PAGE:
THE Anglican Communion needs a
new structure for the future, not one "for the power of some
middle-aged English clergyman based in London with very little
hair", the Archbishop of Canterbury said in Kenya on Sunday, on the
eve of GAFCON II.
Archbishop Welby was speaking
at All Saints' Cathedral, Nairobi during a 24-hour visit to the
city. He delivered two sermons in the morning.
"I have thought and said for
a long time that there is a need for new structures in the
Anglican Communion," he told the congregation. "The issues that
divide us are at one level simple, but they are also at another
level very complicated. Among many things, they tell us that we
need a new way of being together as the Communion. A way that
reflects the 21st century and not the old colonial pattern."
These new structures would be
found through "discernment and wisdom and, above all, prayer and
searching the scriptures", he suggested. "Those who lead the
Communion must have, at the heart of any structures we build,
worship and mission and witness and evangelism as their aims and
The Archbishop acknowledged
that there were "many divisions within the Church today". As an
example of favoritism within the Church, he spoke of the failure of
the Church of England in the 1960s to welcome immigrants from the
Caribbean. The churches set up by these immigrants were now "the
strongest in the country. . . The Church of England lost the new
life that they brought and that God was trying to offer us through
He warned that differences
within the Church would "always exist", but that the way in which
these were handled threatened to undermine evangelism. One of the
worst moments of his ordained life had occurred on a Sunday when he
opened a newspaper to see the headline: "How these Christians hate
one another". The Church had "seldom obeyed the teaching of
Scripture on disagreement".
There was an emphasis on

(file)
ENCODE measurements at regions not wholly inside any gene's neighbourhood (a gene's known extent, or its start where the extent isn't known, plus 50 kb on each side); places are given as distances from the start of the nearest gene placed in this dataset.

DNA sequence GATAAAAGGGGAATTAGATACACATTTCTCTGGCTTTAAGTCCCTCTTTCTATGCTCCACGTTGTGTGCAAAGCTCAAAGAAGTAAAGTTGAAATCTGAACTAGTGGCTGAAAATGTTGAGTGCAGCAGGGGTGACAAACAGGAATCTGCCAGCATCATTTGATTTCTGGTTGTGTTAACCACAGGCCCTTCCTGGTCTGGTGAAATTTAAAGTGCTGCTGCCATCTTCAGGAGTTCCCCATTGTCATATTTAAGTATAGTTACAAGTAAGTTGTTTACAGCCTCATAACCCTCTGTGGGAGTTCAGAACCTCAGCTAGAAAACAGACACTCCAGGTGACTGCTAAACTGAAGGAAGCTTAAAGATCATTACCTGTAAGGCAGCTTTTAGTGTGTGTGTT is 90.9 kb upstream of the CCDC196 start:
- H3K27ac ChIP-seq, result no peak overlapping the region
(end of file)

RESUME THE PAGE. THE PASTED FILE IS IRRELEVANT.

Scripture in the Archbishop's sermon. He twice praised the
congregation for having completed a "Bible-reading marathon"
- reading it in its entirety in the past two weeks - "such an
important sense of spiritual health". There was reference too to
the East African revival, when "the Bible spoke like fire and flame
to the people". The Bible was "the essential thing without which
the Church simply drifts apart and drifts away from God".
He warned, however, that the
Bible could be "misused" by leaders. In South Africa, for example,
Christian leaders had claimed that "apartheid was in the Bible."
The scriptures must be read "as the whole Communion across the
whole world, praying for a common vision that has its own
application in each place". The more serious the crisis facing a
Christian, the more seriously he or she must take the Bible, the
Archbishop suggested. He recalled the night on which his life had
been threatened by a militia in Africa, during which he had turned
to the Bible.
The Archbishop concluded his
sermon by addressing the "great areas of sin that tempt all of us"
as set out one of the readings for the day (from Hebrews 13):
power, sex and money. With reference to the misuse of power, he
revealed: "In the last few months since becoming Archbishop, the